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February 9, 2009

Evolution Causing Disease Risk? It Can’t Be! Hitler Must Be to Blame!


Charles Darwin led a quiet life, with his only notable adventure as the naturalist aboard the HMS Beagle. Yet he has also given us an idea at the foundation of modern scientific thinking. He has also unintentionally allowed a tongue-in-cheek theory to sprout wings and fly away from the Internet.


Godwin’s Law was first postulated in the early 1990s, when “going online” meant logging into bulletin boards rather than surfing the information superhighway. It was here that a fellow named Mike Godwin noted that the longer an online conversation persisted, the greater the odds that someone would eventually get around to comparing people he disagreed with to Adolf Hitler and/or Nazi Germany.


That has since spread throughout the Internet and has also left and, in part thanks to Darwin, has found a home in the national dialogue as a whole. A small but vocal minority regularly attempts to hitch Darwin’s evolution to Nazi Germany, implying that if the good, quiet Englishman had just kept his mouth shut, Dachau would have never happened.


Darwin is not the only quiet, reserved science thinker tied to the Nazis. Rachel Carson, whose book Silent Spring inspired a rethink of how America approaches pesticides, is frequently accused of being a mass murderer on par with Hitler, Pol Pot and Stalin over a worldwide ban on DDT that just simply doesn’t exist.


Paired together, the two thoughts have spawned a brand-new approach to agriculture pests that rely on natural controls rather than artificial ones, which pest insects develop resistance to thanks to natural selection. Today, for instance, scientists in the Midwest are developing controls for the emerald ash borer, a beetle that threatens to do to the nation’s ash forests what Dutch Elm Disease did to its elms. The most promising control right now appears to be a tiny wasp that is a natural predator of the ash borer, and which appears disinterested in doing the kind of collateral damage that insecticides do.


But it’s been in the last couple of weeks that a problem arose that didn’t exist before we developed an understanding of evolution. The nation’s medical community learned, with some horror, that this year’s dominant strain of the influenza virus is resistant to the front-line antiviral medicine.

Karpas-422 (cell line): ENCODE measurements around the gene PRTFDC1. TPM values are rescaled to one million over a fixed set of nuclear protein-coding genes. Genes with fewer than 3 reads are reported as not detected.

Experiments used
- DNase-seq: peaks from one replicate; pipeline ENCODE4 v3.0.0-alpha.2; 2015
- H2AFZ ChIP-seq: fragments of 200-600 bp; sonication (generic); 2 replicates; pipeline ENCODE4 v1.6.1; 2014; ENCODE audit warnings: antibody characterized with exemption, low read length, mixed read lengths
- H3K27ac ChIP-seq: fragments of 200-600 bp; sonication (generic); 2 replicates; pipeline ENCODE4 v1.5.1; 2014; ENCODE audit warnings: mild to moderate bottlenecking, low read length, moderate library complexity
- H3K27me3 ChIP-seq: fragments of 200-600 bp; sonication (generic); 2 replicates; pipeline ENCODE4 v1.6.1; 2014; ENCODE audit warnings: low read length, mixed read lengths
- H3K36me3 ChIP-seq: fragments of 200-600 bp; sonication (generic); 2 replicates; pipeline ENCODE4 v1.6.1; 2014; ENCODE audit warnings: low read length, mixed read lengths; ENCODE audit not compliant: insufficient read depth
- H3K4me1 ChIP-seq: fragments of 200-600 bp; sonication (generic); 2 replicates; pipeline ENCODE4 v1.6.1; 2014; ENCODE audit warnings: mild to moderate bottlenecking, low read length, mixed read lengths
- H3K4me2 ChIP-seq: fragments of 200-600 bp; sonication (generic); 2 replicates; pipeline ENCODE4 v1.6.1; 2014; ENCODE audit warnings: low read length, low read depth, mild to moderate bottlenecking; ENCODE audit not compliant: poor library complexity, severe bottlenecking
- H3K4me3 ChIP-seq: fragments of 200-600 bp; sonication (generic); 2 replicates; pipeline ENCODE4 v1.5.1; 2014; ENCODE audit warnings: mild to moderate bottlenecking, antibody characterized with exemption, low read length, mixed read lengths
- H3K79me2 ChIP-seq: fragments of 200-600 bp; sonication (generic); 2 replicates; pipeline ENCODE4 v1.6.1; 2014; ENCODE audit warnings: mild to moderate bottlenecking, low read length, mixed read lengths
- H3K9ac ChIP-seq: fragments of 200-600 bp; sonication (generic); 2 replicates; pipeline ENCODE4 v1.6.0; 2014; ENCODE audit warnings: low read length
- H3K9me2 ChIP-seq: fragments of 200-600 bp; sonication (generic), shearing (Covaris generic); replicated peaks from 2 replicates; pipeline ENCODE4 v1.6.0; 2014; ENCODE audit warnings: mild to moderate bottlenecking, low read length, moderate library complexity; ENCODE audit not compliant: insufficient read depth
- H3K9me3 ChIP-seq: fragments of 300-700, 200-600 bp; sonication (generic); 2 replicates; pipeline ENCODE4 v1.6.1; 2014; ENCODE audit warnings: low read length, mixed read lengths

While resistance is nothing new in the ongoing see-saw battle between people and disease, most drug resistance develops in the same way that mosquitoes become resistant to insecticides like DDT. Use a drug as a treatment a few times, and it stops having an effect on the intended target. Just as farmers stop using insecticides on pests that have developed a resistance to a spray, we’ve stopped using old front-line drugs, including the drug thought to have conquered disease – penicillin – on most illnesses.


What is remarkable about this new development is that it has apparently taken place independently of use. The drug in question – Tamiflu – is given infrequently because doctors have been conscious of the ability of viruses to rapidly evolve and develop resistance to treatments. The flu virus didn’t develop disease, it evolved with it already wired into its genetic makeup.


All of this has occurred despite the millions of Americans who resist Darwin’s idea. It’s now been more than three years since the last time it went on trial, in a small Pennsylvania town whose school board wanted to cast doubt on evolution in the classroom.


The trial was observed by one of Darwin’s descendents, who last week called puzzling that a substantial number of Americans would be hostile to evolution. This is worth placing into the context that many of those same skeptical Americans who could find themselves annually vulnerable to a virus whose vigorous demonstration of science they patently reject requires massive public expenditure to keep under control.


Perhaps, then, the best question to ask this week is this: How long before someone calls the flu virus the greatest mass murderer since Hitler?


© 2009 North Star Writers Group. May not be republished without permission.


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